Updated: Sep 14
Despite the fact that NURBS curves and surfaces have long been the standard tool for modeling curves and surfaces in shipbuilding, many engineers still have little idea of what they are dealing with. Let's try to look at this tool not from a mathematical, but from a practical engineering point of view. Let's try to understand:
- How is NURBS different from regular splines?
- Which NURBS is better?
- What to do with the scales?
- How to determine how much of the curve will change when you move the control polygon point?
- Why don't the points of the control polygon lie on the curve?
- How is a control polygon related to a curve?
A NURBS curve is a set of segments of parametric polynomial curves joined together (where can we get away from math?). Each NURBS point can be calculated depending on the parameter U. I think that we will not figure out what is inside Fx, Fy, Fz. Let's take this as a black box.
X = Fx (U)
Y = Fy (U)
Z = Fz (U)
As you can see from these equations, the coordinates of a point on a NURBS curve do not depend on each other and depend only on the U parameter. That is, we can draw a curve of any shape, including those with loops. This is the advantage of NURBS over traditional mathematical splines. Another advantage is the convenience of visualizing such curves. When calculating points with equal step by parameter, the curve looks smooth and beautiful. The disadvantage is that if you need to calculate a point (or points) on a curve with a fixed coordinate, you need a numerical solution. This means that the point will be calculated with the specified precision. I put your attention to this, since the aspect of accuracy is important when transferring data from one program to another.
The shape of any NURBS curve is determined by the following parameters:
The degree and order of the curve.
NURBS consists of a set of polynomial segments of a given degree. The smoothness of joining the curve segments with each other, the NURBS change area when changing the position of one control point and the minimum number of possible points of the control polygon depend on the degree. The minimum possible number of control points is calculated as Degree + 1. This is called in various literature the order of the curve. You need to know this in order to meet fully armed with all kinds of CAD developers who intimidate unfortunate engineers with similar terms. Which degree is better? Probably more hight. The curve is smoother and more beautiful. Perhaps this is what we need? Below I have provided an example of NURBS degrees 1 to 5, presented on the same set of control points. See how the degree affects the shape of the curve.
First degree - the curve matches the control polygon. Not interested. It's easier to use a polygon.
Second degree - the curve already looks like a curve.Notice an interesting property - the curve touches each line of the control polygon. It is already possible to work with such a curve, but the spans of such a curve are joined only tangentially. The curvature of such a curve changes jumps from span to span. The lack of smoothness of such a curve will be visually noticeable.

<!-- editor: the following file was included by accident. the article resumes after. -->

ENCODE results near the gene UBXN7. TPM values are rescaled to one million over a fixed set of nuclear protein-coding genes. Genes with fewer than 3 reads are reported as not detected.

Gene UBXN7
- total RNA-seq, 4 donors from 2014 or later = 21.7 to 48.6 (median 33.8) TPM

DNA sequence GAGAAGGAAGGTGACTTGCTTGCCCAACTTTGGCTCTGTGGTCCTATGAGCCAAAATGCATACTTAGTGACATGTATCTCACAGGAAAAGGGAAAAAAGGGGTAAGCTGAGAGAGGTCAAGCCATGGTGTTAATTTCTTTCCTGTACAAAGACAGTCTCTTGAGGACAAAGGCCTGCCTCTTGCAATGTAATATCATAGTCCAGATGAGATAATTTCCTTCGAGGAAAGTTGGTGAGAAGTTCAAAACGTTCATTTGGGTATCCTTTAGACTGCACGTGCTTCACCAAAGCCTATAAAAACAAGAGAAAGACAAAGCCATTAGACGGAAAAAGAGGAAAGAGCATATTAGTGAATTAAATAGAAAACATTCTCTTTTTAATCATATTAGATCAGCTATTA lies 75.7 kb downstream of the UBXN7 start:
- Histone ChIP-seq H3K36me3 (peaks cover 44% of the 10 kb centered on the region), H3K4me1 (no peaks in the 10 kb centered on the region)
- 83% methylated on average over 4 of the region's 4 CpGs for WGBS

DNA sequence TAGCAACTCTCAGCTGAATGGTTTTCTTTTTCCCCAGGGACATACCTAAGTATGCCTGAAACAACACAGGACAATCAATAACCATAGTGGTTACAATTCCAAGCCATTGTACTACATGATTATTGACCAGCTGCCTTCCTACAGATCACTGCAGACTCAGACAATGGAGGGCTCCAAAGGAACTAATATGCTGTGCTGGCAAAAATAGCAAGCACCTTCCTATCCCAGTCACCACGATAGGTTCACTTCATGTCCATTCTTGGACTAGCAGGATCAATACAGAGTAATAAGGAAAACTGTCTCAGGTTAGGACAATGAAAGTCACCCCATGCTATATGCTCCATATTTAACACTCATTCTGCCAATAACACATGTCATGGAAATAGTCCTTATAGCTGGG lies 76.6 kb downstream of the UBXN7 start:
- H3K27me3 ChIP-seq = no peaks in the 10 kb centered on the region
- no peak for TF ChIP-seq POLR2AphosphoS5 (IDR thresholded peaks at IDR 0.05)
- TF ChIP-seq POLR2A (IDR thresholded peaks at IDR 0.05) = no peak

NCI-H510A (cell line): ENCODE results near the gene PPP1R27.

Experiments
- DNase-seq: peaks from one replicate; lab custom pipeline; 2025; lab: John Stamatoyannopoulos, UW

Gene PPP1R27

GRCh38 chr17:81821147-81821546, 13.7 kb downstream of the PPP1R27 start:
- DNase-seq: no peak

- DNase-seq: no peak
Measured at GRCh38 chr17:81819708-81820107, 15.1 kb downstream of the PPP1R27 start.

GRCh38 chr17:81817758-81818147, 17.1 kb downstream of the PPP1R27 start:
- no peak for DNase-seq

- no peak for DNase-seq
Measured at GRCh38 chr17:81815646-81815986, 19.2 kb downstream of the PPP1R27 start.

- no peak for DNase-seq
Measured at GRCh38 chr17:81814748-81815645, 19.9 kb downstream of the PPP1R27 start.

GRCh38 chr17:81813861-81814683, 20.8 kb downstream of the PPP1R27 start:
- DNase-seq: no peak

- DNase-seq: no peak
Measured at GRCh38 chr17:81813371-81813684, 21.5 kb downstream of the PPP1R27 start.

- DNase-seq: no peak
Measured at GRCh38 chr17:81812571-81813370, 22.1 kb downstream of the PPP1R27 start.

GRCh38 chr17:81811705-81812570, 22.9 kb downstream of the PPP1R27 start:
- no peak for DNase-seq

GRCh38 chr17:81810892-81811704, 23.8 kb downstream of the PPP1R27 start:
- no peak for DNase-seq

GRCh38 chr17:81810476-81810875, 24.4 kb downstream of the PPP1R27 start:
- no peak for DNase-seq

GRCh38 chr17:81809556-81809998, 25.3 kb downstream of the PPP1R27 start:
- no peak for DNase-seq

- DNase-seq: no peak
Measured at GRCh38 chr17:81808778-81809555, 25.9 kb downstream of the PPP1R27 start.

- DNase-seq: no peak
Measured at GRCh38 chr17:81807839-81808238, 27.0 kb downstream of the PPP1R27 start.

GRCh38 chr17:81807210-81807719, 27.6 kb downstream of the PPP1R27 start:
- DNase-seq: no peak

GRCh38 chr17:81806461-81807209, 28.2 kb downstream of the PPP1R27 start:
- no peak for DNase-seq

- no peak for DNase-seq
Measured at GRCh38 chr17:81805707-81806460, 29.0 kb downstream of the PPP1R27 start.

Third degree - the curve is smoother. Continuity of tangents and curvatures is performed. This degree is most commonly used in design.
Fifth degree. Better and better. Higher order derivatives are smooth. The disadvantage of these curves is that the shape of the curve is quite different from the polygon. Another disadvantage is that when you change one control point, a significant part of the curve changes. So for those who love perfectionism in designing ships, I will say - do not be surprised if, when the line changes in the area of the bulb, half of the fore ship changes. This curve is much more difficult to control.
So common sense should be used when choosing a NURBS degree. As an additional argument, I will give an example of the sine or cosine function as infinitely smooth curves from the point of view of mathematics. However, no one uses them to design ships.
Finally, we come to one of the most important properties of NURBS - the control polygon of the curve. As a matter of fact, this is what this class of curves and surfaces is called sculptural for. Unlike splines, where the curve passes through a set of points, the shape of NURBS curves is defined by the shape of the polygon, where the curve only passes through the start and end points of the polygon. In all other cases, the shape of the curve only repeats the shape of the polygon, but does not go through all its points. This was clearly seen in the example of changing the degree of the curve. The spline is simpler, you may say, the spline goes through all the given points. The spline is easier to manipulate. In fact, this does not play a significant role in the design, and the condition of the line passing through a given point is used very rarely. At the same time, NURBS has many more useful properties, and interactively changing the shape of a curve when changing points of a control polygon is no more difficult than changing the position of a spline point. So, the shape of the NURBS curve is determined by the shape of the control polygon. What you need to know when working with a control polygon:
- The curve starts and ends at the end points of the control polygon.
- The slope angles of the curve at the end points coincide with the slope angles of the polygon segments at the end points.
- The degree of fit of the curve at the end points depends on the length of the corresponding line segment. See picture below.
- For curves of the second degree, the curve touches each line segment